Cognitive and behavioural performance has been associated with various EDCs (e.g. lead, methylmercury, PCBs). Some EDCs are associated with thyroid function, particularly with reductions in circulating thyroid hormones. Deficiencies in thyroid hormones in pregnant women have been associated with brain damage, and even deficiencies at moderate levels have been related to lower IQ and attention deficit hyperactive disorder (ADHD).
Obesity and metabolic disorders
In adults, reduced levels of thyroid hormones have been related to higher cholesterol and blood pressure, and decreased bone density. Among the EDCs with some evidence for thyroid effects are PCBs, PBDEs, phthalates, BPA, and perfluorinated compounds. There are concerns that EDCs may disrupt metabolic signalling, therefore affecting weight homeostasis. Sex hormones (androgens, oestrogen) are also related to fat distribution in men and women, and EDCs that have anti-androgenic or pro-oestrogenic activity may increase obesity.
In the EU several legislative acts contain measures on chemicals. The REACH (Registration, Evaluation and Authorisation of Chemicals) Regulation (1907/2006/EC ) lays down provisions on the placing on the market and use of chemical substances in the EU. REACH requires manufacturers and importers of chemicals to demonstrate, by means of a registration dossier, that the risks from the use of their substances can be adequately controlled before they are placed on the market. Within REACH EDCs are listed as "substances of very high concern” (SVHC) and have to be subjected to an authorisation procedure. Restrictions can be based on endocrine disrupting properties if they lead to an unacceptable risk  .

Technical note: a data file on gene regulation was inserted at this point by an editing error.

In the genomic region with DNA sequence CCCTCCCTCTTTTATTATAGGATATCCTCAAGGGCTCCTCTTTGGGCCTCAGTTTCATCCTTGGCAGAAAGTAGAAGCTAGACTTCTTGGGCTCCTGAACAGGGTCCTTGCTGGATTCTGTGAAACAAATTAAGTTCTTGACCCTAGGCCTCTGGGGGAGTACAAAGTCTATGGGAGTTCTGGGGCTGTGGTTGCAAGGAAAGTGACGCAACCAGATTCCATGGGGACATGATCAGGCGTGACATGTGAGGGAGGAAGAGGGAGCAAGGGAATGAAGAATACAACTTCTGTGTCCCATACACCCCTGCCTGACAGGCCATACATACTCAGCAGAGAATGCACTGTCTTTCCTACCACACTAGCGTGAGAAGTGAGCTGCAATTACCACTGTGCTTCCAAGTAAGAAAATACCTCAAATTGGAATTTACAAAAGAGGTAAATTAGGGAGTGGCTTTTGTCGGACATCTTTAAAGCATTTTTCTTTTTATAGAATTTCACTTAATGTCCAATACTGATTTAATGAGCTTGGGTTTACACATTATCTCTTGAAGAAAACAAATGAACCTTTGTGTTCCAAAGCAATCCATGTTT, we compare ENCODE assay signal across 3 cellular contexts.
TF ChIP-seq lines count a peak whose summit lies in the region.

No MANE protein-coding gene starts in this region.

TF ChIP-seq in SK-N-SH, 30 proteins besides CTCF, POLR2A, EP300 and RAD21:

Both the regulations on plant protection products (1107/2009/EC) and biocidal products (528/2012/EC) contain provisions on EDCs stipulating that once it is proven that a substance is an endocrine disruptor, the substance in principle cannot be authorised for use. To determine whether or not a substance is considered endocrine disrupting criteria have been established.
Currently (february 2022) there is no hazard class for endocrine disrupting properties under the CLP (Classification Labelling and Packaging) Regulation (1272/2008/EC). However, the EU is taking steps to harmonise the criteria for endocrine disruptors and one of the actions is to include hazard classes in the CLP regulation on EDCs. Public consultation on these changes have started in 2021 and the EU Commission plans to introduce separate hazard classes for endocrine disruptors for human health and environment with a categorisation system for both :
- Category 1: Known or presumed endocrine disruptors (ED HH 1 and ED ENV 1);
- Category 2: Suspected endocrine disruptors (ED HH 2 and ED ENV 2).
The introduction of such new hazard classes would mean a step forward for managing the work-related risks of EDCs. Based on the EU OSH directives (e.g. chemical agents directive (98/24/EC), carcinogens, mutagens or reprotoxic substances at work directive (2004/37/EC), protection of pregnant and breastfeeding workers directive (92/85/EEC)) every employer has to assess the risks due to the exposure of chemical agents. Since these directives refer to the CLP hazard classes for hazard identification, the indication of endocrine disrupting properties is an important source of information for assessing the risks in the workplace and subsequently taking the appropriate measures in accordance with the hierarchy of control.